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Many parents have one thing on their minds: Will schools be open in the fall?
States and cities across the country are eager to get restaurants and salons reopened this month, but they’re equivocal as to whether full-time public education will be ready to resume in September.
That’s a shame. The long-term prospects for the United States are more compromised by keeping children out of school for an extended period than they are by making people continue to delay getting their hair and nails done professionally.
There are no zero-risk activities people can undertake during this pandemic, no public health measures that don’t come with trade-offs. And when you look at the budgetary pressures that state and local officials are facing, the decision to prioritize small business over education is an understandable reaction. They need tax revenue.
But that simply reflects misguided national policy priorities.
The federal government has the financial resources to take care of small-business owners’ very real economic problems. But checks from Uncle Sam can’t teach first-graders the reading fundamentals that will be the bedrock for the rest of their scholarly careers. Distance learning can work well for older kids, but it’s basically a nonstarter for little ones. And while parents working from home can try to keep children on track, the very kids who need school the most — particularly low-income kids and English-language learners — are the least likely to have adults around who can help them.
Preventing new highly lethal coronavirus outbreaks should be priority No. 1. But getting schools up and running again in the fall should be a strong No. 2.
Prolonged school closures are very harmful
A wide range of education policy experts I’ve consulted with agree that prolonged school closures are bad for kids, especially younger and lower-income students. That consensus includes researchers on the left and right, as well as fans and foes of “education reform.”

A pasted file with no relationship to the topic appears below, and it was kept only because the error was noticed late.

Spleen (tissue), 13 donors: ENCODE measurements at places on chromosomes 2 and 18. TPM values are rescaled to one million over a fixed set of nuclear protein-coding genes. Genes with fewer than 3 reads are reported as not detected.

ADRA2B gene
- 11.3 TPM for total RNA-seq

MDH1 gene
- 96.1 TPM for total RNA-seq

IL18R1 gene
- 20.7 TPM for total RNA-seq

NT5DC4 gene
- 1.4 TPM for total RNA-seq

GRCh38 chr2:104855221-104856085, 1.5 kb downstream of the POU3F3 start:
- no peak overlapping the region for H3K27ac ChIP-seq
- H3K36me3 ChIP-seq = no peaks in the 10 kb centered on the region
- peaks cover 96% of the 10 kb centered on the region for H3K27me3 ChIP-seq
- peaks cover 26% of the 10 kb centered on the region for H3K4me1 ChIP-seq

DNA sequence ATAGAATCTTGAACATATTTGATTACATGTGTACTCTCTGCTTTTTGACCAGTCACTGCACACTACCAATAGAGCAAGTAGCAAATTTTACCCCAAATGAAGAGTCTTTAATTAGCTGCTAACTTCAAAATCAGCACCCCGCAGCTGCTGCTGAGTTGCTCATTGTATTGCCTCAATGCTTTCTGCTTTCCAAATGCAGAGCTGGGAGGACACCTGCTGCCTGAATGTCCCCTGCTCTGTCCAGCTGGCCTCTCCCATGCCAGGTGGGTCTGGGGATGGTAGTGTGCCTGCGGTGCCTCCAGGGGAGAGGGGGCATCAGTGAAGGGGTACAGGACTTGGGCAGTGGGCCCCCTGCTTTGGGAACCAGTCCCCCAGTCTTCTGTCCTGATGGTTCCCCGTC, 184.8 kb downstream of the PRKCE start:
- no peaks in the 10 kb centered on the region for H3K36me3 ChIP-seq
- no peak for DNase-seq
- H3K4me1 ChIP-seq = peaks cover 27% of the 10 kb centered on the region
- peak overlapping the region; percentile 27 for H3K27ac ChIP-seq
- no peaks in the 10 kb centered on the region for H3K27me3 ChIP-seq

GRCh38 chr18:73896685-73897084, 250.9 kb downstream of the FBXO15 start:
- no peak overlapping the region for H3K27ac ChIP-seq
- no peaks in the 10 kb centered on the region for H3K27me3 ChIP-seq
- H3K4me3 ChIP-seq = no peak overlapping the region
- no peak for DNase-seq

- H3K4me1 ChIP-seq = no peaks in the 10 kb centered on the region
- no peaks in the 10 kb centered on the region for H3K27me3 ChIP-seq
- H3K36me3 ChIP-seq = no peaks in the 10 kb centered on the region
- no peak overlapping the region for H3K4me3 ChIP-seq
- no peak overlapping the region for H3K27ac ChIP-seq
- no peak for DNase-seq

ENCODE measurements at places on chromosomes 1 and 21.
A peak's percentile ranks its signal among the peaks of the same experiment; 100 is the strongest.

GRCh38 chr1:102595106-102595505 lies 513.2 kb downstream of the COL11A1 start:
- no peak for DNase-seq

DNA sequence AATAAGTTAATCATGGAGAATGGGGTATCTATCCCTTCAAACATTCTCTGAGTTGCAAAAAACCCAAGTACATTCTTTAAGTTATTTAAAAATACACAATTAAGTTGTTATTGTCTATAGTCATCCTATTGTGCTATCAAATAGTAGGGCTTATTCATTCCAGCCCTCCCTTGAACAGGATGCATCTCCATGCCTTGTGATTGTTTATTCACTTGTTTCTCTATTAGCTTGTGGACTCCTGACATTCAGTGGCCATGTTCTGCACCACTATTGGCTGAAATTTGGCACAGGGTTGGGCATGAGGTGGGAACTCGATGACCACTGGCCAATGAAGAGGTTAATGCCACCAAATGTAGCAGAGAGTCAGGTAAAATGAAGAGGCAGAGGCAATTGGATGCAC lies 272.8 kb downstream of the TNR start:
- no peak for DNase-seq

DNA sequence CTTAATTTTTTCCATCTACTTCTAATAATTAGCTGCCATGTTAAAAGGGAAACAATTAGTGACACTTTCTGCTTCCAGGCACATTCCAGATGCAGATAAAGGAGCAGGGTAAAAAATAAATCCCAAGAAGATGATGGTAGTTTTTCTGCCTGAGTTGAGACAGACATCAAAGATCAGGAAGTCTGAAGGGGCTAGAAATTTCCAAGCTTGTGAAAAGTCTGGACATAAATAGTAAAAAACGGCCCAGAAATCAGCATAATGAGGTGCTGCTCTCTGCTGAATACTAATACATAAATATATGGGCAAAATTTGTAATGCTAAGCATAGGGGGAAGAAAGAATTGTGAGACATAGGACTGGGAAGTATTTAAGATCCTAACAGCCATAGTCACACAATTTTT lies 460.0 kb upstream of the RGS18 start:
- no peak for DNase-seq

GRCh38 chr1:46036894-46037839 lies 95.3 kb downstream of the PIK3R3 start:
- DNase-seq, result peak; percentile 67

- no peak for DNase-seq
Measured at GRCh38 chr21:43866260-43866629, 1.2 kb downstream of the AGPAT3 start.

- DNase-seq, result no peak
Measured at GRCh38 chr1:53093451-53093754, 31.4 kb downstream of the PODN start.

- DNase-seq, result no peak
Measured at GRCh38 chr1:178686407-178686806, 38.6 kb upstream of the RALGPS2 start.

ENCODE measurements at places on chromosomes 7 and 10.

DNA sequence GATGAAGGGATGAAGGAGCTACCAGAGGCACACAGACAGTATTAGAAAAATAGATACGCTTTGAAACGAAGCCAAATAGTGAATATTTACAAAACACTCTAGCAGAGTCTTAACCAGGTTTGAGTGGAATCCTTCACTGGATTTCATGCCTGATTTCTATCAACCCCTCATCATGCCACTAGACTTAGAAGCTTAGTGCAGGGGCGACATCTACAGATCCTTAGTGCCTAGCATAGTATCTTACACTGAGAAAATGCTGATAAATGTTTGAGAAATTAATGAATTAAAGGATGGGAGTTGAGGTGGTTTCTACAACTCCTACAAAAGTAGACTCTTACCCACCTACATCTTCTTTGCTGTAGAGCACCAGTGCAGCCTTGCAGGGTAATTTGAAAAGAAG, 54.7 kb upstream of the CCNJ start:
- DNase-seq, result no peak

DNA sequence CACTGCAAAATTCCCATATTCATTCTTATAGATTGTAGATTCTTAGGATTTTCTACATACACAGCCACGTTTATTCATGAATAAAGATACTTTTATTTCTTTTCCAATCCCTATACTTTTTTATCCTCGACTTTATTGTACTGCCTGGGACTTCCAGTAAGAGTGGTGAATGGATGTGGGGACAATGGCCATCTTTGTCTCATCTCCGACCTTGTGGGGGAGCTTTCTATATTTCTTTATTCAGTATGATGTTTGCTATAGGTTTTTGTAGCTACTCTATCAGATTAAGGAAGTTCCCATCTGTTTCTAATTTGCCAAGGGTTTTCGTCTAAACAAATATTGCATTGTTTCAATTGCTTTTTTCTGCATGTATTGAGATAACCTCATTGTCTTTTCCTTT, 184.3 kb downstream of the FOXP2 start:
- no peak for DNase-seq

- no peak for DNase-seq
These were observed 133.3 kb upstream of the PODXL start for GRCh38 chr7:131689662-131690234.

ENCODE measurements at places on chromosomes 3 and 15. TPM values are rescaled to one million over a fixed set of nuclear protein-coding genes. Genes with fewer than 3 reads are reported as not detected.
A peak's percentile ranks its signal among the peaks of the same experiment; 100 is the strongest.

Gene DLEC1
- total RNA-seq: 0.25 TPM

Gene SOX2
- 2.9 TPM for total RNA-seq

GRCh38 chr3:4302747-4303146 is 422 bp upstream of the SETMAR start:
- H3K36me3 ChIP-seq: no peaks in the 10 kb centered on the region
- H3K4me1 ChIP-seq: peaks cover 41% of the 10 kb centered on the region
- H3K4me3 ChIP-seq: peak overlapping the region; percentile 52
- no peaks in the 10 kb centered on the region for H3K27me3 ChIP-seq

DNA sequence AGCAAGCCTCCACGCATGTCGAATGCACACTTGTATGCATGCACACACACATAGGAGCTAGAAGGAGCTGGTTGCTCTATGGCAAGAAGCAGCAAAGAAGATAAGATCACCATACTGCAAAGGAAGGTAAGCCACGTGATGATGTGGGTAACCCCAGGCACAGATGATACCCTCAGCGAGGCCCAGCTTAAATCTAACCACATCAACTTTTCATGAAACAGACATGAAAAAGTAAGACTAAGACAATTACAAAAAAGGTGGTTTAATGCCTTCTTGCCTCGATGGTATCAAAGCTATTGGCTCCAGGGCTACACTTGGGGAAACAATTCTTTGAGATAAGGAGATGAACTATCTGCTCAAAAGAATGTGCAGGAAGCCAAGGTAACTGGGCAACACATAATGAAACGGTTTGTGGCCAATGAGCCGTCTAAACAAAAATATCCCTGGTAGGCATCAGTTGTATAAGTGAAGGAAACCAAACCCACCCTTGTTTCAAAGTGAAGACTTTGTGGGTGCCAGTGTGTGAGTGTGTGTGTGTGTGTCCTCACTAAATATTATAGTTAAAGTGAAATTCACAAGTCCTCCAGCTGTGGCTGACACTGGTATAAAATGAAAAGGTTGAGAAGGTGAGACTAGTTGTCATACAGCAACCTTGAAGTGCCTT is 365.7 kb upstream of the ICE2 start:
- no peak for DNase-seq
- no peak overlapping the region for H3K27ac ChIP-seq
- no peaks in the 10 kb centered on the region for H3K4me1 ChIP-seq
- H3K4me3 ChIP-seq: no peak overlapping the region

Some of the concern is based on the belief that summer vacation is a major driver of achievement gaps between low-income and affluent kids.
But even skeptics of summer learning loss, like Paul von Hippel, tell me they’re worried about Covid-related school closures. His view is that summer vacation is overhyped as an issue, since even rich kids’ “enriching” activities are, in practice, not that academically oriented. He notes that we do have evidence from other kinds of school-year disruptions that point to similar problems in educational attainment: A two-month teachers strike in New York in 1968 left students two months behind where prior cohorts had been when they returned to school. In 1990, French schools in Belgium closed for a strike while the Flemish-speaking ones did not. Compared with Belgian kids who stayed in school during the strike, French speakers were more likely to repeat a grade and made less progress into higher education later in life. Test scores suffered when Hurricane Katrina closed schools in and around New Orleans.
Serving as dual-hatted homeschoolers and workers is extremely challenging for the parents (evidence suggests that moms are bearing the brunt of the responsibility) who’ve been pressed into doing so.
But by and large, college-educated professionals with white-collar jobs that can be done remotely are going to be in a better position to make sure their kids don’t fall too far behind. The real problems arise when the parents themselves don’t have the skills to teach their kids or have to go to work, or both.
To the extent that public health absolutely requires school closures, we as a society need to make the best of it. But the trade-off here is extremely sharp. And the pressure to rely on school closures as a policy tool fundamentally represents bad policy decisions at the federal level rather than a rational calculus.